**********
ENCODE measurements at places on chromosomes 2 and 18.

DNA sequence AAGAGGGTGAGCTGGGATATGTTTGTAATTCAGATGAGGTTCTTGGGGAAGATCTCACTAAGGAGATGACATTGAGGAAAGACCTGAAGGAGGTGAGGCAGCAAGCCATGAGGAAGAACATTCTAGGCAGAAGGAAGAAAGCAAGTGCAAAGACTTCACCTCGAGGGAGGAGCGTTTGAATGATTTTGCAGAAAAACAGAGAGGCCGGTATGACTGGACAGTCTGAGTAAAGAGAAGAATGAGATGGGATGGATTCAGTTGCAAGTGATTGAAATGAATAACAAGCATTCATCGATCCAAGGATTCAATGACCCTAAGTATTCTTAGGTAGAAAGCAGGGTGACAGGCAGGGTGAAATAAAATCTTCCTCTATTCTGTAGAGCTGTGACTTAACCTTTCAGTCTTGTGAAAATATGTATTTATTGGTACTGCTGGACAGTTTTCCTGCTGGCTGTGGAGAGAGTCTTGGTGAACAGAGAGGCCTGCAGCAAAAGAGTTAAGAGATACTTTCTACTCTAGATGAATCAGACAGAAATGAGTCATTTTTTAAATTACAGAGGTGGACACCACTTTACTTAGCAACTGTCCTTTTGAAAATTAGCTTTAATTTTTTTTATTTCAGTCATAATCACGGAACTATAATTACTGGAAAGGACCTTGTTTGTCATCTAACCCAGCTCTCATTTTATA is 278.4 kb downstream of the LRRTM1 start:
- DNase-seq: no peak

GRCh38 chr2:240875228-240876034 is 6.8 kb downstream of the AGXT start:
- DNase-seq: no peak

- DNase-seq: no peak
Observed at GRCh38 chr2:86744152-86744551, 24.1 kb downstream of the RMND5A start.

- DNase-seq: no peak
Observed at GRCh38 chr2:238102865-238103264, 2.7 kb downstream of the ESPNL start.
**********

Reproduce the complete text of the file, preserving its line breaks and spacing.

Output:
ENCODE measurements at places on chromosomes 2 and 18.

DNA sequence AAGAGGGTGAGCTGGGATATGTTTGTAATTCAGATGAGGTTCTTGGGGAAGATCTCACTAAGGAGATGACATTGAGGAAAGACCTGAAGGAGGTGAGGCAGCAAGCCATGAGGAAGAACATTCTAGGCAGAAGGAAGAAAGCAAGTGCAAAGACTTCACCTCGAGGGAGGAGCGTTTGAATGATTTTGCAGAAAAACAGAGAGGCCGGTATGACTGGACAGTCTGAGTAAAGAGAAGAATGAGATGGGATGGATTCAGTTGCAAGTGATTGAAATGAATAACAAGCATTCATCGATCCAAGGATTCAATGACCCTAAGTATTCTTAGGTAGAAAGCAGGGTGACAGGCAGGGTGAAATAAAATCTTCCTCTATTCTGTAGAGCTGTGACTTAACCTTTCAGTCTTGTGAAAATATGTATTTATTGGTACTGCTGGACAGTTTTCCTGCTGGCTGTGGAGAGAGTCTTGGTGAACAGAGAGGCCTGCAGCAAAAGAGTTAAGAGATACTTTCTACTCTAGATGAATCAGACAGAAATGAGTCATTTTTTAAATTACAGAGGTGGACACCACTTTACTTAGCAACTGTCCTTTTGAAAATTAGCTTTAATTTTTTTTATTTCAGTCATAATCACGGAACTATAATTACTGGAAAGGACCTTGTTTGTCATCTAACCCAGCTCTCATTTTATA is 278.4 kb downstream of the LRRTM1 start:
- DNase-seq: no peak

GRCh38 chr2:240875228-240876034 is 6.8 kb downstream of the AGXT start:
- DNase-seq: no peak

- DNase-seq: no peak
Observed at GRCh38 chr2:86744152-86744551, 24.1 kb downstream of the RMND5A start.

- DNase-seq: no peak
Observed at GRCh38 chr2:238102865-238103264, 2.7 kb downstream of the ESPNL start.